A YouGov poll conducted last February found that 11 percent of Ukip voters voted Labour in the 2010 elections. Two recent polls claim that this figure is now over 15 percent. Ukip is chasing working class votes with a combination of anti-establishment populism and crude racism. It is also courting former BNP voters in areas where the Nazis previously polled well, such as Lancashire, Yorkshire and Essex.
Farage recently told the Independent newspaper, “My anti-EU party had provided ‘frustrated’ people with a more suitable alternative to the far-right BNP.” He is courting former BNP organisers to get them to encourage ex-BNP voters to switch their vote to Ukip. But it is not all plain sailing. Ukip is unable to win votes among black and Asian voters, and has so far failed to attract a significant number of young people. A survey of voting intentions compiled by Robert Ford and Mathew Goodwin found only 12 percent of those under 35 would consider voting for the party.
The Labour Party and the union leaders have adopted a number of different positions towards Ukip. Before the by-elections they saw Ukip as a Tory problem and ignored it. Whatever Labour leaders are saying in public, in private they are terrified by Ukip’s electoral surge. In the aftermath of the by-elections Ed Miliband promised to “harden up” Labour’s policies on immigration, while sections on the right of the party are arguing that in order to undercut Ukip, Labour has to “talk tough on immigration”.
Others in Labour want to challenge Ukip and attack its anti working class policies, but don’t want to mention its racism. They believe that challenging Ukip over race will alienate potential Labour voters who agree with some of its policies, and even “encourage” them to vote Ukip.
Miliband’s plan is to harden Labour’s stance on immigration and at the same time try to push the political agenda onto more friendly terrain, such as defending the NHS. But by adopting a more racist agenda it will pollute the political climate as well as deepen the despair and anger many feel with Labour leaders. However, the rapid shift in the political climate also means there are many trade unionists and grass roots Labour Party members who reject any attempt to pander to racism and feel that it is time for action.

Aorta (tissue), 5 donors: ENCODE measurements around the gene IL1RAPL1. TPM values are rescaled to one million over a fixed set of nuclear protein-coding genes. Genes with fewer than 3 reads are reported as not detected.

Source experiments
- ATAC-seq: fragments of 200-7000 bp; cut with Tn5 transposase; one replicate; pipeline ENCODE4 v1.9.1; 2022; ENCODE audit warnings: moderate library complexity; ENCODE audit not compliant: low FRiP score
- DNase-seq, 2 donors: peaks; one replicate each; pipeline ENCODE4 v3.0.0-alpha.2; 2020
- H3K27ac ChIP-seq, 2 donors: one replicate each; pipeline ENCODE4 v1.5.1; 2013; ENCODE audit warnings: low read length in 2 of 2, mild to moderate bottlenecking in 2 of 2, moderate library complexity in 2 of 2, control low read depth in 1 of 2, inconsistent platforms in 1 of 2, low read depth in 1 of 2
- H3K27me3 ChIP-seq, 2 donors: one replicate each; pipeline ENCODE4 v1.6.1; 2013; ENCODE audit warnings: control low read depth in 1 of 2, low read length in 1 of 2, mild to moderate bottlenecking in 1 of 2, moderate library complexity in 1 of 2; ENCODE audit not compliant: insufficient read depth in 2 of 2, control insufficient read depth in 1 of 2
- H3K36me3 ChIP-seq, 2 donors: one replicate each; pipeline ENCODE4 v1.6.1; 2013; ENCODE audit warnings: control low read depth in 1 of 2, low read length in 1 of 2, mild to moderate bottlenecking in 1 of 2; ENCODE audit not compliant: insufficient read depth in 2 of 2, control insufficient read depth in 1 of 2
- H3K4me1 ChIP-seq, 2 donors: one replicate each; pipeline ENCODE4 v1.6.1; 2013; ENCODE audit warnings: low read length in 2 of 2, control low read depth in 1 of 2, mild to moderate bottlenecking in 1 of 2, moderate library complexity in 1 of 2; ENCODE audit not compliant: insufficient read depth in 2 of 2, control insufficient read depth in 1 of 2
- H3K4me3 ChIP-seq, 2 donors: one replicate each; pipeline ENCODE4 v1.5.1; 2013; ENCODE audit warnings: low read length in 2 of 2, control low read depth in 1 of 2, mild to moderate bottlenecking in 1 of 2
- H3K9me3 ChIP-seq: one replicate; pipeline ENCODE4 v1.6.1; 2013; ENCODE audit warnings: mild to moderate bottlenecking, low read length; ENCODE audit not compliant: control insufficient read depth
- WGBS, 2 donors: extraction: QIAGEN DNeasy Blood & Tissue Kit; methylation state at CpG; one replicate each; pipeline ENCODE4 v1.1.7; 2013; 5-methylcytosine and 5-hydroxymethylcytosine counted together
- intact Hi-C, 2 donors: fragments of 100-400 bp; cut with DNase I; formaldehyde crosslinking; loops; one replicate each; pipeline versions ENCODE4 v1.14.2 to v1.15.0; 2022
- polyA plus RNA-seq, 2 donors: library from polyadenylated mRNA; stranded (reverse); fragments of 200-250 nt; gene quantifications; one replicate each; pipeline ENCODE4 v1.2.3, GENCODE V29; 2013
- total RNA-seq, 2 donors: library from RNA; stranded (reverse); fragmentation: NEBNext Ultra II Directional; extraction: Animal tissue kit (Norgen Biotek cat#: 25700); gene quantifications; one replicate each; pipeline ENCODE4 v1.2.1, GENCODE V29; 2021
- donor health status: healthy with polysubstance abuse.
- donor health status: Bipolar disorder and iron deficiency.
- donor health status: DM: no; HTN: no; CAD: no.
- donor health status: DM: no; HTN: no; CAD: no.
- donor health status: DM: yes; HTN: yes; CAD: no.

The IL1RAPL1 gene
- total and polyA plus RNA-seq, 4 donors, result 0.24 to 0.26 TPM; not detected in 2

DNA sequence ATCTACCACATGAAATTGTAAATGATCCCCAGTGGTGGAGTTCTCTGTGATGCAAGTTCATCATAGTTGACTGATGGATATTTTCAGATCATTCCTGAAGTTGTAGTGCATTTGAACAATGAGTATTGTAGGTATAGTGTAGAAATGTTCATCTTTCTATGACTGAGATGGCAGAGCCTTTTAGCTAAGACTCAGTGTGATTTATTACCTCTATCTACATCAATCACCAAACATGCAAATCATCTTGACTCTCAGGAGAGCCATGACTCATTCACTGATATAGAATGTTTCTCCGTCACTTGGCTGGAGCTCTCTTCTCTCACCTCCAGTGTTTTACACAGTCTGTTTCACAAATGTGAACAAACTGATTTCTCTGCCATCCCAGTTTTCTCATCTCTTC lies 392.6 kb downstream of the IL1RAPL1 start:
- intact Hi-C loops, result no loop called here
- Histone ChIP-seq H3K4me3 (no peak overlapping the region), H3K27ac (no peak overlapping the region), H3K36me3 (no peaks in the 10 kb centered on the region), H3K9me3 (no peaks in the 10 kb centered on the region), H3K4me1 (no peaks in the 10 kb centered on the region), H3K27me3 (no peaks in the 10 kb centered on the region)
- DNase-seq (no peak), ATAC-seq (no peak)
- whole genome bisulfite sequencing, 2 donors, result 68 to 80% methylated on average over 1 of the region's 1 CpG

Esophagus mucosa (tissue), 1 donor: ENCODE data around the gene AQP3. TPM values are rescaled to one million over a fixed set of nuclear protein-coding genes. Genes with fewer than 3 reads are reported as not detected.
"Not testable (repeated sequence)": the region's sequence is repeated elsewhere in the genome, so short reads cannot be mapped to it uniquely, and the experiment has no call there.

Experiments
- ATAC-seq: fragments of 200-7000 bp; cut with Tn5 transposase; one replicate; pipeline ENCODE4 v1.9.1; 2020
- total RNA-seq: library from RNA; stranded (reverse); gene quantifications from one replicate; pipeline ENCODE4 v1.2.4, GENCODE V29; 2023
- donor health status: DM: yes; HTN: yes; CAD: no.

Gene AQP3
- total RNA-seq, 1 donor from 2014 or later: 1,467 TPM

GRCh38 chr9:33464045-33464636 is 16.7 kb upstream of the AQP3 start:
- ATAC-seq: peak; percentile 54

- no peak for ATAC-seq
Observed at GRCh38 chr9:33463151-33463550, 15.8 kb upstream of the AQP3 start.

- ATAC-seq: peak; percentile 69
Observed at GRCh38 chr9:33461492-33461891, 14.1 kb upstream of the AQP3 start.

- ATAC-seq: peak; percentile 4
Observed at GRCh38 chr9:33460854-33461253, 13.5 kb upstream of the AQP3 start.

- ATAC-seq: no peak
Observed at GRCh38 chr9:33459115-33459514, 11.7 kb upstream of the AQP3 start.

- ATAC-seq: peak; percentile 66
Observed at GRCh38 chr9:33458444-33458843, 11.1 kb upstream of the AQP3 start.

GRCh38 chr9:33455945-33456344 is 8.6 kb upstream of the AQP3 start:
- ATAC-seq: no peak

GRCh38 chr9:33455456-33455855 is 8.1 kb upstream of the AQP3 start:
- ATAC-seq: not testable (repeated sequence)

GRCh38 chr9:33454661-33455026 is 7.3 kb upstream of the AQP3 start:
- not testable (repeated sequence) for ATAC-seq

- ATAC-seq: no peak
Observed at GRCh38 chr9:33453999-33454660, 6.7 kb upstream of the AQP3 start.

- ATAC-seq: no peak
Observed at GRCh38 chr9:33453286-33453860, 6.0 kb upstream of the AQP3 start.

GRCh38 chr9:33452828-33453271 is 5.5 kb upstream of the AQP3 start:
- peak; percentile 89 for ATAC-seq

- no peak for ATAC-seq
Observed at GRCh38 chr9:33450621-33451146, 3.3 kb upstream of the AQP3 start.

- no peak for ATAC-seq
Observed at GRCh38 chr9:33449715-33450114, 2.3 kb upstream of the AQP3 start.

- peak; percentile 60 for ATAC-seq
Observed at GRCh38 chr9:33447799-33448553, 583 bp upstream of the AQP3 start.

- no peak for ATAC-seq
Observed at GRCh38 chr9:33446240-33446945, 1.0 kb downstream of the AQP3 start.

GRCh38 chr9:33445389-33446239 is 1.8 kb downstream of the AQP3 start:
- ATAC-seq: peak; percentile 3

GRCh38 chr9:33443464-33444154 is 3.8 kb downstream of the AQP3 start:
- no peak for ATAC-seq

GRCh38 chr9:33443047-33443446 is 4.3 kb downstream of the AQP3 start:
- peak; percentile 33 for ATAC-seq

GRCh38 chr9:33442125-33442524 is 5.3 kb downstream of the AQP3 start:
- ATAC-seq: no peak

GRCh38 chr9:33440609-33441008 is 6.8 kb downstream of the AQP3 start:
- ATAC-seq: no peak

The success of Ukip highlights the state of mainstream politics. If we are going to reverse its gains we need to encourage the resistance to austerity and build the Stand Up to Ukip campaign (Sutu). This is a broad based campaign with the aim of undermining Ukip by challenging its racism as well as its pro-market and anti working class policies.
The left must work to encourage all the forms of resistance to austerity — strikes, housing campaigns, occupations, anti-bedroom tax campaigns, the Scottish Yes campaign — as an antidote to Ukip. These campaigns can direct people’s anger towards the government and the bosses and away from scapegoating migrants, and have the potential to undercut racist divide and rule policies by uniting black, white and Asian workers alongside migrant workers. Alongside this we need Sutu to take on Ukip directly. So far Sutu has organised a number of initiatives. These include the 1,000-strong demonstration outside Ukip’s national conference in Doncaster, a picket of its London rally and other protests and lobbies.*
As well as organising a national campaign against Ukip in the run up to the general election, Sutu will be organising a number of local campaigns in key Ukip target seats. Central to this initiative will be building local groups that can campaign on the ground. This involves making links with all those trade unions, Labour MPs and councillors, anti-racist organisations, Roma groups, faith groups and others who want to challenge Ukip head on.
Sutu’s founding statement is supported by many trade union leaders and MPs such as Diane Abbott and John McDonnell. Many local councillors have also signed, showing that there is a broad and viable opposition to Ukip.
Just as we were able to turn the tide against the BNP and EDL, we can turn the tide against Ukip.
*This paragraph has been changed to correct an editing error in the print edition.